SIA Engineering Company Ltd (SGX: S59), or SIAEC, has probably seen better days. Its share price has tumbled from a high of around S$4.60 five years ago to just S$2.58 as the group faces structural changes and headwinds in the airline industry.
As a recap, SIAEC provides extensive aircraft maintenance, repair and overhaul (MRO) to more than 80 international airline carriers and aerospace equipment manufacturers worldwide. The group owns six hangars and 17 in-house workshops in Singapore and provides line maintenance services to more than 50 airlines passing through Singapore.
The airline industry has witnessed its fair share of structural changes over the last few years, as the proliferation of low-cost carriers (LCC) threatens to upend the business model for full-service airlines. While this may spell good news for MRO players such as SIAEC, as it implies that there are more aeroplanes to maintain and service, competition among MRO players has also intensified.
Investors may wonder if SIAEC remains a great business to own despite facing these numerous challenges and headwinds. Let’s take a look at three aspects to determine this.
Financials and margins
SIAEC’s revenue has remained fairly constant over the years, but operating profit has taken a noticeable tumble. From a high of S$104.4 million in FY 2016, operating profit has declined to just S$56.8 million. Operating profit margin has fallen from a high of 9.4% to just 5.6%, and clearly demonstrates the pressures that SIAEC is facing within its core business.
Looking at the net profit, it has fared somewhat better as net profit has held fairly steady at around S$170 million to S$180 million over the years, with just a slight decline to S$161 million in FY 2019. As an explanation, net profit is significantly higher than operating profit for SIAEC as the group enjoys a share of profits from the many associate companies and joint ventures that it has forged over the years.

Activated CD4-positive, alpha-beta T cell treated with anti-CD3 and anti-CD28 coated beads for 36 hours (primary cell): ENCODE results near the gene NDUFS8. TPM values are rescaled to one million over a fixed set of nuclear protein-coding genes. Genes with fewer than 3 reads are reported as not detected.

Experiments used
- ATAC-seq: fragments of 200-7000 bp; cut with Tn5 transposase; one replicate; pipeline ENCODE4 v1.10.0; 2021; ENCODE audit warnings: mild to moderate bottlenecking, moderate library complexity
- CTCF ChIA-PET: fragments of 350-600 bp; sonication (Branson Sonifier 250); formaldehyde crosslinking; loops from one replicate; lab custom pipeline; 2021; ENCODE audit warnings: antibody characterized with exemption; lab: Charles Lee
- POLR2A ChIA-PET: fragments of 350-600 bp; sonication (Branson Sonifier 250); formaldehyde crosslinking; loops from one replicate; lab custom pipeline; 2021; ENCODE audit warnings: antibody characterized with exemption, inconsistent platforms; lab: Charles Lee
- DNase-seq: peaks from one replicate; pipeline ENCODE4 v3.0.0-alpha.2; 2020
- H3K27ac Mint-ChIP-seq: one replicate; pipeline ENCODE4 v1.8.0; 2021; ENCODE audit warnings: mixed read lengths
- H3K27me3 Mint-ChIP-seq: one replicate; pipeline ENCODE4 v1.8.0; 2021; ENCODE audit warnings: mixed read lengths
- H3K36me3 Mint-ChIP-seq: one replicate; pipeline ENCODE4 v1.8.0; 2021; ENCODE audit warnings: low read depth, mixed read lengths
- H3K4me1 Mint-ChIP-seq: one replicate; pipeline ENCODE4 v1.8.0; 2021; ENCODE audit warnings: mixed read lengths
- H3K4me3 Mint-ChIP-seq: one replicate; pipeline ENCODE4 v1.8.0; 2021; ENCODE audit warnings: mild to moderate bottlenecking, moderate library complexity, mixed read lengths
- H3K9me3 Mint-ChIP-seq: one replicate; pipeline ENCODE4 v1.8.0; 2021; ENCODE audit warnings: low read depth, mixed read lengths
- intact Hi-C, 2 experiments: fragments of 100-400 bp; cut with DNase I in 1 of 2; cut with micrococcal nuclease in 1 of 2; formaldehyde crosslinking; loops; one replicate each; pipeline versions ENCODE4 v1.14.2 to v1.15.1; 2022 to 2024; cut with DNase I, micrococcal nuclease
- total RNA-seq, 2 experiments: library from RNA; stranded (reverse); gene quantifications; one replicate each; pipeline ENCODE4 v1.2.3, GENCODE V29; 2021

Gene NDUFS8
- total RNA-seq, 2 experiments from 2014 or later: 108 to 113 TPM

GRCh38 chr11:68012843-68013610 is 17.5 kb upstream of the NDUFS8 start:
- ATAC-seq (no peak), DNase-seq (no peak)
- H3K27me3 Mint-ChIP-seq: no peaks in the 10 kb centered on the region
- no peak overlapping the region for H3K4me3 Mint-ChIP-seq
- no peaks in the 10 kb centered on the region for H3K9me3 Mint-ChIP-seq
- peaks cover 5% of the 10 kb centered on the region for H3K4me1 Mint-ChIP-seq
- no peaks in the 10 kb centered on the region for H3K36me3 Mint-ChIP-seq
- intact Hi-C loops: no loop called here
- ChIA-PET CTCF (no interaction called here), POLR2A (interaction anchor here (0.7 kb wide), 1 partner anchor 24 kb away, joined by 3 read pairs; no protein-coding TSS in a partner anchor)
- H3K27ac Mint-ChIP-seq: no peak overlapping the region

Free cash flow
SIAEC’s free cash flow (FCF) track record is great, with the group generating consistent and stable FCF in the last five years. The amount of FCF does fluctuate significantly, though, but investors should note that this is essentially a very cash-generative business.
SIAEC also derives investment cash flows from dividends declared by its numerous associated companies and joint ventures.
The group’s dividend history is not impressive, as it can clearly be seen that core dividends (i.e. excluding special dividends) have been reduced over the years. From a total annual dividend of 14.5 Singapore cents in FY 2015, this has been reduced over time to just 11 Singapore cents in FY 2019.
The reduction in dividends tracks the decline in operating profits for the business as it faces pressure from competitors and a decline in engine checks due to the higher efficiency of new engines.
Monitor the business for signs of stabilisation
SIAEC is, therefore, not such a great business to own at the moment as operating profits are on the decline and dividends are being slashed. Though FCF is still positive and healthy, this does not erase the fact that the business continues to be under pressure.
Investors need to monitor the business and industry closely for signs of stabilisation, as this may represent the turning point for SIAEC to increase profits and declare higher dividends again.
The information provided is for general information purposes only and is not intended to be personalised investment or financial advice. Motley Fool Singapore contributor Royston Yang does not own shares in any of the companies mentioned.